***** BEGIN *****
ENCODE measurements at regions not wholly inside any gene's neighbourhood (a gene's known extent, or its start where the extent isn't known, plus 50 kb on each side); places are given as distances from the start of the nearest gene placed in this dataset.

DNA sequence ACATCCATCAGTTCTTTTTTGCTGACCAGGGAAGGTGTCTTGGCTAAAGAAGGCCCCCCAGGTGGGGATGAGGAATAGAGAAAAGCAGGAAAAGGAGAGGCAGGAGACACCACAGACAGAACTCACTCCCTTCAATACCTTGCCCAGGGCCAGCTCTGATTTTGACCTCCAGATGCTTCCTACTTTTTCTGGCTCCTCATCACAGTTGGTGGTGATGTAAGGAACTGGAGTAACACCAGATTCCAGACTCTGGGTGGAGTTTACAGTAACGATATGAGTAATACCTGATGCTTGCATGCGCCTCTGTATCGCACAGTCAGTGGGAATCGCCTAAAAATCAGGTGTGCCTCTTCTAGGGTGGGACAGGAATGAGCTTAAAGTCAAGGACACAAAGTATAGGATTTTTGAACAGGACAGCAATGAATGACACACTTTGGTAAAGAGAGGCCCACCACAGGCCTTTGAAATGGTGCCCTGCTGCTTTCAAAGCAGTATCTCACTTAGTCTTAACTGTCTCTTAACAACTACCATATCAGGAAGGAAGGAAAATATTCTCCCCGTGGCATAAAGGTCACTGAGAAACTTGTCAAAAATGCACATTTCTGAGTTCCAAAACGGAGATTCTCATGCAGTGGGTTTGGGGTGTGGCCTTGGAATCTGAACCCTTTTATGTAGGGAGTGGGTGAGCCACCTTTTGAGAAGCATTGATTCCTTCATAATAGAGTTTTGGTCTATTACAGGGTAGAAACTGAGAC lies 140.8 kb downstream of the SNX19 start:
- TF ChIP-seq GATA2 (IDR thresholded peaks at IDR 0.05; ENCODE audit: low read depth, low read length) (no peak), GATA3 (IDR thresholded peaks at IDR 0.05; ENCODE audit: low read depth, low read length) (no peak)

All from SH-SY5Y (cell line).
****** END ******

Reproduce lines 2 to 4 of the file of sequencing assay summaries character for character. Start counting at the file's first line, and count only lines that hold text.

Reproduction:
DNA sequence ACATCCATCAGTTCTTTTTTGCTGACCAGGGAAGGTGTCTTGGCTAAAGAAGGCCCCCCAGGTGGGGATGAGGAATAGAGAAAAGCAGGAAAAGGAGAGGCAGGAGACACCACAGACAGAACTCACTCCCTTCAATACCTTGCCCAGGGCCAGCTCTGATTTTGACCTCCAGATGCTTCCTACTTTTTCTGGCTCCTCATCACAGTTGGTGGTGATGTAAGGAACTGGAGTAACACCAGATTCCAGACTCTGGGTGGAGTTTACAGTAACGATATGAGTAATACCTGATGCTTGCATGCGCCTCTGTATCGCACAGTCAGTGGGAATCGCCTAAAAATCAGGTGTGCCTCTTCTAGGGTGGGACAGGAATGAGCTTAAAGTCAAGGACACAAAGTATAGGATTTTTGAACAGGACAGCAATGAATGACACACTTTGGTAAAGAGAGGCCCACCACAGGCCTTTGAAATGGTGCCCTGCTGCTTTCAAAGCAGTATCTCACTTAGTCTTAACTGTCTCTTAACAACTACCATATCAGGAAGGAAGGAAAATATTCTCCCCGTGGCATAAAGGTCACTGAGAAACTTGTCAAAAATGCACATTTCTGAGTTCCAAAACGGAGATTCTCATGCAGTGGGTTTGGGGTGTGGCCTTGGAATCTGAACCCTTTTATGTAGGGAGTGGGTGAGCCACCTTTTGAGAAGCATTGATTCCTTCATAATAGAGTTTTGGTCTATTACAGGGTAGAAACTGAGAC lies 140.8 kb downstream of the SNX19 start:
- TF ChIP-seq GATA2 (IDR thresholded peaks at IDR 0.05; ENCODE audit: low read depth, low read length) (no peak), GATA3 (IDR thresholded peaks at IDR 0.05; ENCODE audit: low read depth, low read length) (no peak)

All from SH-SY5Y (cell line).